Kemp had to know effort could pay off 8 years later

August 22, 1996|By MICHAEL OLESKER

So now we know why Jack Kemp came to the Latrobe Homes housing project, in the city of Baltimore, and commenced one day to throw money around. He is a man of vision. He has such vision that, never mind his ability to spot a secondary receiver in a swarm of defenders 20 yards upfield, this is a guy who could stand here eight years ago and spot a weakness in a presidential campaign in the year 1996.

Nothing better explains the thing that happened last week in San Diego, when Kemp, the former U.S. housing secretary whose department's money rebuilt the ruined Latrobe Homes, who made a reputation urging the salvation of inner cities when his party was kissing them off, who opposed Republican efforts to end affirmative action, who repudiated race-based politics, and who declared his party's immigrant-bashing repugnant, suddenly performed the greatest naked reverse since his days playing quarterback.

He took back the things for which everybody thought he stood. He caved in on affirmative action, and on aid to children of illegal immigrants, and he agreed to run for a party that kept talking about a "big tent" and "inclusion" while ostentatiously removing the simple word "tolerance" from its platform.

He must have seen it coming. Eight years ago, Kemp stood in a courtyard at Latrobe Homes and saw what years of Washington neglect had wrought. There was filth and decay wherever he looked, and the people who lived in it had ceased looking for any hope in their own lives.

And he turned and saw what had been the magnificent Church of St. James and St. John right there on Aisquith Street. It was now behind a protective barrier of barbed wire atop a high metal fence, and its ancient stained-glass windows were shattered, and Jack Kemp stood there and declared in public that all of this had to stop.

Was this the same guy who now runs with Dole? Of course. He must have glanced downfield and spotted the future. All that miserable traipsing through ruined neighborhoods ignored during the Reagan and Bush years, all those times he called himself a "civil rights Republican" while his party pursued its race-based Southern strategy, maybe he knew the inevitable had to happen: Eventually, they'd need a guy like Kemp as a sign of moderation.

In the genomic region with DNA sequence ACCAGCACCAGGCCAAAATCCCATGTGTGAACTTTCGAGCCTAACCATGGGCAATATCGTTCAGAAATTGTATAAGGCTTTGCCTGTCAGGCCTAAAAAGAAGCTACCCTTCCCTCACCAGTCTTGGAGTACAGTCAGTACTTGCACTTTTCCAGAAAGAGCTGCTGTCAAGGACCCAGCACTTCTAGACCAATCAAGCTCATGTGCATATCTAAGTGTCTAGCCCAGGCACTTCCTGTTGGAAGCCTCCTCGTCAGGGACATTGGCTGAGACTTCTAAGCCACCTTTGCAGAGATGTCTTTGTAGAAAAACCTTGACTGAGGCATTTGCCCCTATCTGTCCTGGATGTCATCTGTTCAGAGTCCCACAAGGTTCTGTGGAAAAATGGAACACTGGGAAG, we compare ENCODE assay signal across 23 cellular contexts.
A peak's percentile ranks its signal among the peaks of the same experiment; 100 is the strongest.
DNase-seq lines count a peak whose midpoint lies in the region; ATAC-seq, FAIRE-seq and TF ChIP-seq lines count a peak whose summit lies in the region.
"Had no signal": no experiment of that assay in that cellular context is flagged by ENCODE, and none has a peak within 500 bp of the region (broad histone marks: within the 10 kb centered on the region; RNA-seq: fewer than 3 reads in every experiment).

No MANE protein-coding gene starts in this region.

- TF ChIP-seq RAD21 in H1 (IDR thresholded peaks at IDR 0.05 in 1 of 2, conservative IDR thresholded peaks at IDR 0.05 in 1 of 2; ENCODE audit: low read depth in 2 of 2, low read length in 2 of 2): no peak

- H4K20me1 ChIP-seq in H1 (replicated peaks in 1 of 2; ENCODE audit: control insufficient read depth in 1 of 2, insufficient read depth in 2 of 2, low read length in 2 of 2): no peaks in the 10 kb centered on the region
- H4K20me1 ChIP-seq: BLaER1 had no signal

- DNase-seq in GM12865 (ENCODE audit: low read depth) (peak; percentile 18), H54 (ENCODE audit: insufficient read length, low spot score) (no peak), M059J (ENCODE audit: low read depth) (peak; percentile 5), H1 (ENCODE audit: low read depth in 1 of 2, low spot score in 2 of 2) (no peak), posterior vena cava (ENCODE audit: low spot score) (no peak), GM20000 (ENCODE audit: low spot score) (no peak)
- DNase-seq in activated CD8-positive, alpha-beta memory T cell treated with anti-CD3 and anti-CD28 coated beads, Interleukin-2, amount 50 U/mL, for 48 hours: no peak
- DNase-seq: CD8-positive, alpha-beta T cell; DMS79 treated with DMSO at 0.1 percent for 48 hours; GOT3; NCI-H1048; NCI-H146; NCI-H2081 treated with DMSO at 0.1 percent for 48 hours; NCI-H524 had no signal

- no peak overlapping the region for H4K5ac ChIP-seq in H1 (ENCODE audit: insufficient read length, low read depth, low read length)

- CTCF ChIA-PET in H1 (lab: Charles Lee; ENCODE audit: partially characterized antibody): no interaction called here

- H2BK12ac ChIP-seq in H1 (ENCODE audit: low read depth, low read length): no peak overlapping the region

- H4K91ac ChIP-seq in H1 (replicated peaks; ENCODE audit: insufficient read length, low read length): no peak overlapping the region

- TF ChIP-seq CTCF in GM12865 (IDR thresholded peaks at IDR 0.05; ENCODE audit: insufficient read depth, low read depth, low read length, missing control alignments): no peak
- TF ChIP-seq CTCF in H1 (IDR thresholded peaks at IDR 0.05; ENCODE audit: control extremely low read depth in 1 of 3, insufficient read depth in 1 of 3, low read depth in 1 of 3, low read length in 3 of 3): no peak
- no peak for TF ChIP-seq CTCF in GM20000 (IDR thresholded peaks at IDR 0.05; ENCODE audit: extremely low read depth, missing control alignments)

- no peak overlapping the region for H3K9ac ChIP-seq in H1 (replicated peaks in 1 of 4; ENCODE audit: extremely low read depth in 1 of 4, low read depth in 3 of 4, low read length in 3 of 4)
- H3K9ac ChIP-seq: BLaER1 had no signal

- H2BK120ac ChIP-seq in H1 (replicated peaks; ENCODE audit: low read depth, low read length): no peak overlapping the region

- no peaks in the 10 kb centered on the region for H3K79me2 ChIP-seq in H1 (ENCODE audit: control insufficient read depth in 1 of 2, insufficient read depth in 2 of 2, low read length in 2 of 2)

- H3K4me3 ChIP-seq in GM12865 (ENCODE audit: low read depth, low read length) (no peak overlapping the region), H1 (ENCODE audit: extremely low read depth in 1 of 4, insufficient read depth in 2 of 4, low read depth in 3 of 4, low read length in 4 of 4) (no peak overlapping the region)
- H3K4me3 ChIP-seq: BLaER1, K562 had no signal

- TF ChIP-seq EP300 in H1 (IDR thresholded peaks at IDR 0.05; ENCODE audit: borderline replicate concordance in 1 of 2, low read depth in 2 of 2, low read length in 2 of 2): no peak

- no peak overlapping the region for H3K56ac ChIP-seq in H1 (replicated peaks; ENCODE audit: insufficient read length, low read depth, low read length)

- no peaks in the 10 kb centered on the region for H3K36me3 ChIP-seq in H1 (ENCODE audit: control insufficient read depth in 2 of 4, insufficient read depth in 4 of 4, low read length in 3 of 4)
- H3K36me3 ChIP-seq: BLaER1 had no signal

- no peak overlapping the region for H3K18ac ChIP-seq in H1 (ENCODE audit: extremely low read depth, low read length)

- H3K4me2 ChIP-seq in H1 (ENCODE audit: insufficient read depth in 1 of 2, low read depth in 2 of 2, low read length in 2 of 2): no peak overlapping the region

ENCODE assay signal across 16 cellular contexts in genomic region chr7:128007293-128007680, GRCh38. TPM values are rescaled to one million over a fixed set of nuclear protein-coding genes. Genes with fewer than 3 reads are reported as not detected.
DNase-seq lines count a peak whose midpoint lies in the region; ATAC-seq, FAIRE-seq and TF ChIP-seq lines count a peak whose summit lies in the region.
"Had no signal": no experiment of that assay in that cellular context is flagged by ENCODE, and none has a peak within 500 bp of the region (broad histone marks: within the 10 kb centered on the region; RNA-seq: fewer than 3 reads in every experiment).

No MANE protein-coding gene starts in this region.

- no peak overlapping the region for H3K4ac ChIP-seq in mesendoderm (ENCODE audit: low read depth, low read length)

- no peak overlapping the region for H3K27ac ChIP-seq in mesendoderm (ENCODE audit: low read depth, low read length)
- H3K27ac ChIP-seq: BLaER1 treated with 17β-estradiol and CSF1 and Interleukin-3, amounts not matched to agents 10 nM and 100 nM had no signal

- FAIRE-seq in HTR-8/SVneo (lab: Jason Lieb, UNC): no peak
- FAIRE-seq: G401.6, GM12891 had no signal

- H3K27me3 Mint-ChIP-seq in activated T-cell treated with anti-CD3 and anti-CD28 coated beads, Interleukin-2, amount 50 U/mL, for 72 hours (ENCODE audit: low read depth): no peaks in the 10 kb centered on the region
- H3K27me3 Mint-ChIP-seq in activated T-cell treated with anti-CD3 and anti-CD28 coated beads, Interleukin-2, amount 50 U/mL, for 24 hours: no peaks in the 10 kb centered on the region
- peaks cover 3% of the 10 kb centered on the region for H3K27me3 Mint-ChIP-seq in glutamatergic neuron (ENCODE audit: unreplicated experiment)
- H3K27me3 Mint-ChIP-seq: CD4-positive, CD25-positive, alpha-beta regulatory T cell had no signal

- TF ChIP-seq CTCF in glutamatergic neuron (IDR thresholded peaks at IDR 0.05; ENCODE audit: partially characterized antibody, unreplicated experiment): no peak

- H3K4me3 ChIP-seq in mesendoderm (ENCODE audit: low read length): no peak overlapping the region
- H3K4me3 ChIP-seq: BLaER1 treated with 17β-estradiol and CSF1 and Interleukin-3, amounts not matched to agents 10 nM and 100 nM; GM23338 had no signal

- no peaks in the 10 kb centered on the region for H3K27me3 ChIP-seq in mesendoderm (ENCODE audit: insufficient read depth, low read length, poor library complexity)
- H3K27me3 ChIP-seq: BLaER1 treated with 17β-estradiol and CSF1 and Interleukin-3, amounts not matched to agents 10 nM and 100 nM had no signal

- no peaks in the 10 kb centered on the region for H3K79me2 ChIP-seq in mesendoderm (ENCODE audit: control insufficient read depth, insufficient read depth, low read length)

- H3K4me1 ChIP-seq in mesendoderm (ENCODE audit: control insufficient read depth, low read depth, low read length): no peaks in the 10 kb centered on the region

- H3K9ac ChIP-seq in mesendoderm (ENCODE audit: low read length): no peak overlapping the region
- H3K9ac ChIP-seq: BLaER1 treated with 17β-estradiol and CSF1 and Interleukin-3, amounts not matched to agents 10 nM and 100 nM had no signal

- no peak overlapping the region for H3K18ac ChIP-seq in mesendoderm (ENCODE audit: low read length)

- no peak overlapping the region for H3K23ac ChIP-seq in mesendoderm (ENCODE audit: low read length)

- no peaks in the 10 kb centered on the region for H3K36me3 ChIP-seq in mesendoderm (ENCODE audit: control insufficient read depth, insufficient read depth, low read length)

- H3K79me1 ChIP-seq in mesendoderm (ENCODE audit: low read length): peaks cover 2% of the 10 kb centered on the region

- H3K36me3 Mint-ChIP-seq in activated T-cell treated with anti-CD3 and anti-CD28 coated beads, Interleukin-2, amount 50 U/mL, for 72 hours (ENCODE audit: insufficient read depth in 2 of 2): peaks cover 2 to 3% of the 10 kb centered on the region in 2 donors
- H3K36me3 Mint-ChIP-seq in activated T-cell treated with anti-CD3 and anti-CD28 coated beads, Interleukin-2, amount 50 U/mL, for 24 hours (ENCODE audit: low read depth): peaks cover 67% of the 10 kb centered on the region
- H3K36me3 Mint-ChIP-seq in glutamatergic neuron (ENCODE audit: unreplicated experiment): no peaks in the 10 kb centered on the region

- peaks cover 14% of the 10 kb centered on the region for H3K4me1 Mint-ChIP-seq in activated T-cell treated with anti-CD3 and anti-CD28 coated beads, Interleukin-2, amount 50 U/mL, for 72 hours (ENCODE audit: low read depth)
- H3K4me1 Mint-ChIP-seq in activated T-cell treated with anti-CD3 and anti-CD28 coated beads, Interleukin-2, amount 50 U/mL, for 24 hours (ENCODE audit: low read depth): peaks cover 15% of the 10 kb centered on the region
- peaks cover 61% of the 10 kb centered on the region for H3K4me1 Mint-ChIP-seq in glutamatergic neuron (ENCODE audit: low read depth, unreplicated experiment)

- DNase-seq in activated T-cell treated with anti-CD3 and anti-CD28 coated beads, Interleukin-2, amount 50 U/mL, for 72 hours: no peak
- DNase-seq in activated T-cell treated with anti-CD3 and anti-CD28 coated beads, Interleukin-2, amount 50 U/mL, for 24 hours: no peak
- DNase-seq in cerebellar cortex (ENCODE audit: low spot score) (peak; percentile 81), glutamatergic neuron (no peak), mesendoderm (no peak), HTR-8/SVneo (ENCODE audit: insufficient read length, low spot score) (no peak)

At their convention last week, the Republicans managed to air-brush a lot of their warts. They froze the scariest of their right-wing element out of prime TV time, and they managed to trot out Colin Powell and hope nobody noticed when he got booed over affirmative action and abortion.

But it was still a convention whose 1,990 delegates included just 52 blacks. ("Ninety percent of the Republican delegates identify themselves as 'white'," said the comic Bill Maher. "And the other 10 percent as 'very white.' ")

Maybe Jack Kemp saw it coming all along. There has to be a little balance. Bob Dole, just weeks after stiffing the NAACP, just days after caving in to the Republican right wing on every hot-button issue in exchange for convention peace, reached for Kemp, a man with whom he has a history of antagonism.

Kemp gives his party the look of sanity. He's supposed to make everybody forget how scary Pat Buchanan sounded four years ago, and how intransigent Ralph Reed sounds today, and how Bob Dole once opposed Head Start and consistently voted against minimum-wage increases.

But, in the process, he has to make himself forget the things that distinguished him in a Republican Party that turned its back on American cities, and on black people, and on the poor, who have become such an annoyance to everyone that today, in Washington, even that mushy-hearted liberal Bill Clinton signs a welfare reform bill that reads like a war on children.

Eight years ago, Jack Kemp came to Latrobe Homes and gave the face of humanity to his party. Against all other Republican signals, he said Washington still cared about crumbling inner cities. He put government money into a place where poor black fTC people lived and said it would turn their lives around.

Did it? Latrobe Homes will never be confused with Dulaney Valley. Its residents are still poor, still overwhelmingly dependent on government help. There are patches of messiness in the streets, wads of paper here, a battered mattress next to a trash bin there.

But there are residents who have planted lush flower gardens. The other evening, a father flipped a Frisbee with a couple of children, while other kids rode around in little red wagons. Neighbors sat on lawn chairs and chatted amiably. Women hung fresh wash from clothes lines. It wasn't plush, but it was worlds better than it had been.

Oh, and the old Church of St. James and St. John: The protective fence is down, and the barbed wire's gone. It's now called the Urban Bible Fellowship Church, and Tuesday evening, if you walked into the place, there were about 70 people there, mostly children, at a Bible class. The sound of music filled the church, and the melody drifted all the way to the courtyard across the street where youngsters played.

Jack Kemp would have enjoyed the scene. Sometimes government money actually helps people live better lives. It's what he's long maintained, even when much of his party declared otherwise. When the old quarterback joined the Republican ticket, he knew how it works: To win the big game, sometimes you have to dirty your hands.

Pub Date: 8/22/96

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